StatCounter

Sunday, November 16, 2008

The unsung heroes of Ohio

I am very late catching up with some back issues of the New Yorker, but today I was reading a pre-election Reporter at Large piece by George Packer entitled "The Hardest Vote: The Disaffection of Ohio's Working Class" (you can read the whole thing at this link.) I was very struck by one long passage about an Obama campaign worker who canvassed alone in a traditionally racist, rural part of the state. Please read it, as it will give you an idea of the kind of very heroic people who were responsible for his victories in places a lot of people (including Hillary Clinton) never thought he could really win.

Photo: Abandoned house on Route 42 just south of London, Ohio/ Scottamus.

One day in Athens, I met Latisha Price. She was a big-boned blonde of thirty-seven, with a raw complexion, an Appalachian twang, and a forthright, vulnerable manner. “I come from a very bad background,” she said within minutes of meeting me. Her mother had been an alcoholic, and Price had grown up in a series of foster homes, attending fourteen different schools. From the age of fifteen, she had been on her own, falling in with a series of abusive men, about whom she didn’t want to say much. At twenty, she got a job in a nursing home; she still works there, as a cook and a nursing assistant.

“I noticed the union people would stand up for themselves,” she recalled of her early days on the job. “And they seemed to be like a small family, a voice. I never had that. That’s how I got active, and got so gutsy and eager to always jump in—I learned that from the union. When I first started, I was like a little mouse in the corner because I had so much drama in my life. I was too caught up in staying alive.” Price, who now lives on a farm with her boyfriend, thirty guns, and every kind of domestic animal except pigs, runs the S.E.I.U.’s Obama office in Athens, with two graduates of Smith College working for her.

Price and I drove down Route 33 from Athens, into Meigs County and a town called Pomeroy, which once had been a loading dock for coal barges and now lay prostrate and blighted along the Ohio River. Across the river was West Virginia. Inasmuch as Price had a home town, Pomeroy was it.

“Meigs County is one of the worst,” Price said as we drove. “We’re going to a racist area—I won’t lie to you. I have heard, pardon my French, ‘Get the fuck off my porch, I’m not voting for no nigger.’ ” A few days earlier, she had twice been chased away by dogs. Price canvassed for Obama alone day after day, with a can of Mace in the car. She had learned not to wear an Obama T-shirt. People didn’t react well—they seemed to take it as someone telling them whom to vote for.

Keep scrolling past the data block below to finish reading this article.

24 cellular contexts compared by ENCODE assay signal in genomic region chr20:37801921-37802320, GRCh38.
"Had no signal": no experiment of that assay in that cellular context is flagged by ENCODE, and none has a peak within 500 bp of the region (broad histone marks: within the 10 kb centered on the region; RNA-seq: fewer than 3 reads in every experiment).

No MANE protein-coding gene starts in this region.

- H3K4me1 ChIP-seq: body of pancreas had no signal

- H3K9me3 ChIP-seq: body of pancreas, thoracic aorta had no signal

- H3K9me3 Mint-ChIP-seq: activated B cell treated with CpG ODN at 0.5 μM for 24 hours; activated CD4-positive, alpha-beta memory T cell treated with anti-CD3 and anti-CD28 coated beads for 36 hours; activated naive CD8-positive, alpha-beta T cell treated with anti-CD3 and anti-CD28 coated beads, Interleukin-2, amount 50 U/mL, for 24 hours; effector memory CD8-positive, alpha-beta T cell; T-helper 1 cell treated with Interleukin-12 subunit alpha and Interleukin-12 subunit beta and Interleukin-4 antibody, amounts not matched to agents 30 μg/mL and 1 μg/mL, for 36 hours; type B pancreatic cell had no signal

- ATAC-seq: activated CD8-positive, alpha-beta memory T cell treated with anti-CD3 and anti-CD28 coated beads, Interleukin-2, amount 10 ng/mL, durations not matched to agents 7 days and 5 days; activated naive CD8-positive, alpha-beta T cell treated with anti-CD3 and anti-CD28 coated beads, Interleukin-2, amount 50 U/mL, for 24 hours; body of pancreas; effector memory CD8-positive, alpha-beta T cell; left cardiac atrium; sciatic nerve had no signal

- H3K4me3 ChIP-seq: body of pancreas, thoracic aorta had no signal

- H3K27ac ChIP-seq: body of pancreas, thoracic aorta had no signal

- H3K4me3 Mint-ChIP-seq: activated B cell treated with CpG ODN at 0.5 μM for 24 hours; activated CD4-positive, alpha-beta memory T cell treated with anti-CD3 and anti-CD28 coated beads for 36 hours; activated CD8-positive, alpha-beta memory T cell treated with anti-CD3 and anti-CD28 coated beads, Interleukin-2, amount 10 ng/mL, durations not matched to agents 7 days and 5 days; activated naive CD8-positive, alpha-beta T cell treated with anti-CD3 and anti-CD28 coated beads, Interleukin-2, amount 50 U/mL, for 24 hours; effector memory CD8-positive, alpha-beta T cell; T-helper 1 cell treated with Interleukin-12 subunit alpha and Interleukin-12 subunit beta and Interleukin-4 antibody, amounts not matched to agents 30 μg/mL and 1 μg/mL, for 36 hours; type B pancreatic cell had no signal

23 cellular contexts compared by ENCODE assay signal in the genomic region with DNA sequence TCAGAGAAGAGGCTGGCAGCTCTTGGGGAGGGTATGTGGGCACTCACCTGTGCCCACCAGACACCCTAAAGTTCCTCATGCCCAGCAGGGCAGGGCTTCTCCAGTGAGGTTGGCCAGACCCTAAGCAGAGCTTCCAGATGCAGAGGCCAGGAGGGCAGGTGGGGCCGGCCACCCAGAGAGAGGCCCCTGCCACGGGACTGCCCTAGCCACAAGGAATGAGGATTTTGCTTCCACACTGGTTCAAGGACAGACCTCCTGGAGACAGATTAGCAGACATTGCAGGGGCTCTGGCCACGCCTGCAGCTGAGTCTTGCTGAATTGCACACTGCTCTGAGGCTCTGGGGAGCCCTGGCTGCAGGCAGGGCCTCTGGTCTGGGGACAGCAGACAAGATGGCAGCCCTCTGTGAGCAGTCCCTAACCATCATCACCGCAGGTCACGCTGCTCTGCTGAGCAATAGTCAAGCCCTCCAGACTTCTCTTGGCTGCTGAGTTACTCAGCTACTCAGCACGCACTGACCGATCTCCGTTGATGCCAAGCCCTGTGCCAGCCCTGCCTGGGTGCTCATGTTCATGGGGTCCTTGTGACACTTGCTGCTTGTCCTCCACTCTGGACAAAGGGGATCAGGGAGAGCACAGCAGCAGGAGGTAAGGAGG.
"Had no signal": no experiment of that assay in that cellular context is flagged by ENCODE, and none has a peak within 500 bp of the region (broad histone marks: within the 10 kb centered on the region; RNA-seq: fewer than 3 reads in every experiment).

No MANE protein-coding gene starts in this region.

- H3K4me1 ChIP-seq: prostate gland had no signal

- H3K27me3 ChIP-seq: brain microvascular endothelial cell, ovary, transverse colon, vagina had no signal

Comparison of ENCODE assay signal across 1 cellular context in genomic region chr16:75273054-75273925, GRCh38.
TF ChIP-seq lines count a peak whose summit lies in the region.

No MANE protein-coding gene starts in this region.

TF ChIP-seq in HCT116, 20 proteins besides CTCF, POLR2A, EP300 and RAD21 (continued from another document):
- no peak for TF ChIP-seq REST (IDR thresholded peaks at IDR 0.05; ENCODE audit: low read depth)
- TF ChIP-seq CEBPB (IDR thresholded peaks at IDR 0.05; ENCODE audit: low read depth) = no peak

She parked on a street that ran along the foot of the rock face looming over Pomeroy. It was early afternoon. There was no sign of life on the street except for two boxers in a yard, unleashed and barking at us. Price told me that their collars would register a shock if the dogs crossed a buried wire.

“I’m not scared of my home town,” Price said. “I’m a pretty tough girl. Gotta be.”

She had a list of voters—Republicans, Democrats, and Independents—and we began to go door to door. Some of the residences were boarded shut, some were trailers with appliances lying out front. One or two were large, lavishly decaying houses with overgrown gardens. A front porch was sealed off by fallen branches.

A middle-aged woman in a nightdress peered out of a screen door. Price began her pitch.

“If the election was held today, have you decided who you’ll vote for?”

The woman hesitated, then turned away to speak to someone inside. A man’s voice called out, “We’re not voting this year.”

Price noted this on her sheet and thanked the woman.

She didn’t leave the sidewalk to speak to the owner of the two snarling dogs. He said that he would probably vote for McCain, because he was a veteran. A shirtless young man in his underwear, who seemed to have just woken up, said that he was an Obama supporter and knew a few others. There was an AIDS ribbon tattooed on his right shoulder. “The ignorant ones that don’t vote, they say Obama’s a nigger and he’s going to be assassinated,” the young man said. “That is classic Meigs County.” Farther down the street, two women and a little girl—three generations of a family—were getting out of a car. The grandmother said that she was undecided. She thought that McCain was wrong on the war, but she wasn’t sure about Obama. Price left her with some literature and her phone number.

At the door of a trailer, Price knocked, then knocked again. Finally, the screen door opened a few inches. A white-haired, white-skinned ghost of an old woman identified herself as Betty.

“If the election was held today, have you decided who you’ll vote for?”

“ ’bama.”

No comments: